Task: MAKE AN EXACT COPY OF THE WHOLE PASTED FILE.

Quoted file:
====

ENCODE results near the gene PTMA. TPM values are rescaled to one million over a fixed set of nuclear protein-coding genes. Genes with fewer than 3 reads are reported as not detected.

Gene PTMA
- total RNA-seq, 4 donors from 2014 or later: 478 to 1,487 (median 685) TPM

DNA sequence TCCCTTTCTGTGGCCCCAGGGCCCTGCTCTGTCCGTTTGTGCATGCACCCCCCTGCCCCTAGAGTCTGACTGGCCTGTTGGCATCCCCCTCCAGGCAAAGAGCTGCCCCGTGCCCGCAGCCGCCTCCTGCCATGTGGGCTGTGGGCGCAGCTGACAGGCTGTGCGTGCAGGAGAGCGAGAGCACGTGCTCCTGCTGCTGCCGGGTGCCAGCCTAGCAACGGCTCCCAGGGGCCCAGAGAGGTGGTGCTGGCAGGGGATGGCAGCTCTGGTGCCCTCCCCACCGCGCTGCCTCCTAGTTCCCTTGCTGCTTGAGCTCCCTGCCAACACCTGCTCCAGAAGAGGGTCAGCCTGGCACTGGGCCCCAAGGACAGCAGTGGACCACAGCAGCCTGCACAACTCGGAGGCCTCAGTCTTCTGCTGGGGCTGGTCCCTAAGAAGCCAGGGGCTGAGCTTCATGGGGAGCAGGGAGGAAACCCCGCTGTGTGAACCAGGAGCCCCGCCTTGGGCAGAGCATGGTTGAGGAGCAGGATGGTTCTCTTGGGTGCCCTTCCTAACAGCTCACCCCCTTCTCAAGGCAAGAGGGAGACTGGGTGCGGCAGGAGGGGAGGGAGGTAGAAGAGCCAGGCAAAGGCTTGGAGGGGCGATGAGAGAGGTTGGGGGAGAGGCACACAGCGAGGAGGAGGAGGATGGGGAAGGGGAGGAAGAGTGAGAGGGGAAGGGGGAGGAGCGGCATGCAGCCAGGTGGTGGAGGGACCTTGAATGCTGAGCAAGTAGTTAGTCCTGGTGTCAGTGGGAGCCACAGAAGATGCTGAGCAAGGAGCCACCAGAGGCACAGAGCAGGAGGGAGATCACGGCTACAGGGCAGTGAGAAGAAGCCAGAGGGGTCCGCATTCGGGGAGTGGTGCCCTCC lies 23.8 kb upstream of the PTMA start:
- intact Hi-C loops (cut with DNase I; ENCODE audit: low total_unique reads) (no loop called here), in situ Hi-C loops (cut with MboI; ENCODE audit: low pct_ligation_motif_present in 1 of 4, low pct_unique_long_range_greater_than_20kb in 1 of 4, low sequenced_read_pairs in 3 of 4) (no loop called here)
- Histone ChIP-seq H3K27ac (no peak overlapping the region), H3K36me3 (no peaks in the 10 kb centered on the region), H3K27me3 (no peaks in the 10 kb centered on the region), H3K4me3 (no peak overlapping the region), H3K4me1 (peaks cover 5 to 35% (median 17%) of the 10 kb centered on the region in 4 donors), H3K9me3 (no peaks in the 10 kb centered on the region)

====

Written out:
ENCODE results near the gene PTMA. TPM values are rescaled to one million over a fixed set of nuclear protein-coding genes. Genes with fewer than 3 reads are reported as not detected.

Gene PTMA
- total RNA-seq, 4 donors from 2014 or later: 478 to 1,487 (median 685) TPM

DNA sequence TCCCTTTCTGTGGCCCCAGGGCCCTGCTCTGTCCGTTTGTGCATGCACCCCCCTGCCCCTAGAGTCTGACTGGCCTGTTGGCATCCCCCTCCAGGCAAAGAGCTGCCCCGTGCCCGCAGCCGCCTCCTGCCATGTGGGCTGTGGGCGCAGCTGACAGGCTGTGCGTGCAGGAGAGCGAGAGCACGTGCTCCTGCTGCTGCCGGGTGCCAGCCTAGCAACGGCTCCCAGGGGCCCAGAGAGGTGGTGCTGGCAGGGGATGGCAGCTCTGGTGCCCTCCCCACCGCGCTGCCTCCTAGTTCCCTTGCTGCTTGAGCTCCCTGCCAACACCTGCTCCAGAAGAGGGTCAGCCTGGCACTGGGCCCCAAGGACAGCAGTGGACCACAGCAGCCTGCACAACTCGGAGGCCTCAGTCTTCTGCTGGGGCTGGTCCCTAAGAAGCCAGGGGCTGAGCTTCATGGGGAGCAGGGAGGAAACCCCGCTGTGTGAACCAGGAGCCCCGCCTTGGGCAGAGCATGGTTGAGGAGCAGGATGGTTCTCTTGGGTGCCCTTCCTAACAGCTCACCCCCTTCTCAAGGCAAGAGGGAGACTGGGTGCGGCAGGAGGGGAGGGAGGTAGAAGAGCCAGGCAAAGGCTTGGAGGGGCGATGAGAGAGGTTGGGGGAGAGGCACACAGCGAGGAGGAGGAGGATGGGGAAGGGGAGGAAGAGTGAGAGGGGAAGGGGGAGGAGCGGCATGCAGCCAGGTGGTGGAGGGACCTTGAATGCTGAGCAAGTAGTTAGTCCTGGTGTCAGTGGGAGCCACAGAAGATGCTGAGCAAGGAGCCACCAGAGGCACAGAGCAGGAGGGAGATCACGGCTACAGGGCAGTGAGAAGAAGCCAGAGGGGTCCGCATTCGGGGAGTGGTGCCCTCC lies 23.8 kb upstream of the PTMA start:
- intact Hi-C loops (cut with DNase I; ENCODE audit: low total_unique reads) (no loop called here), in situ Hi-C loops (cut with MboI; ENCODE audit: low pct_ligation_motif_present in 1 of 4, low pct_unique_long_range_greater_than_20kb in 1 of 4, low sequenced_read_pairs in 3 of 4) (no loop called here)
- Histone ChIP-seq H3K27ac (no peak overlapping the region), H3K36me3 (no peaks in the 10 kb centered on the region), H3K27me3 (no peaks in the 10 kb centered on the region), H3K4me3 (no peak overlapping the region), H3K4me1 (peaks cover 5 to 35% (median 17%) of the 10 kb centered on the region in 4 donors), H3K9me3 (no peaks in the 10 kb centered on the region)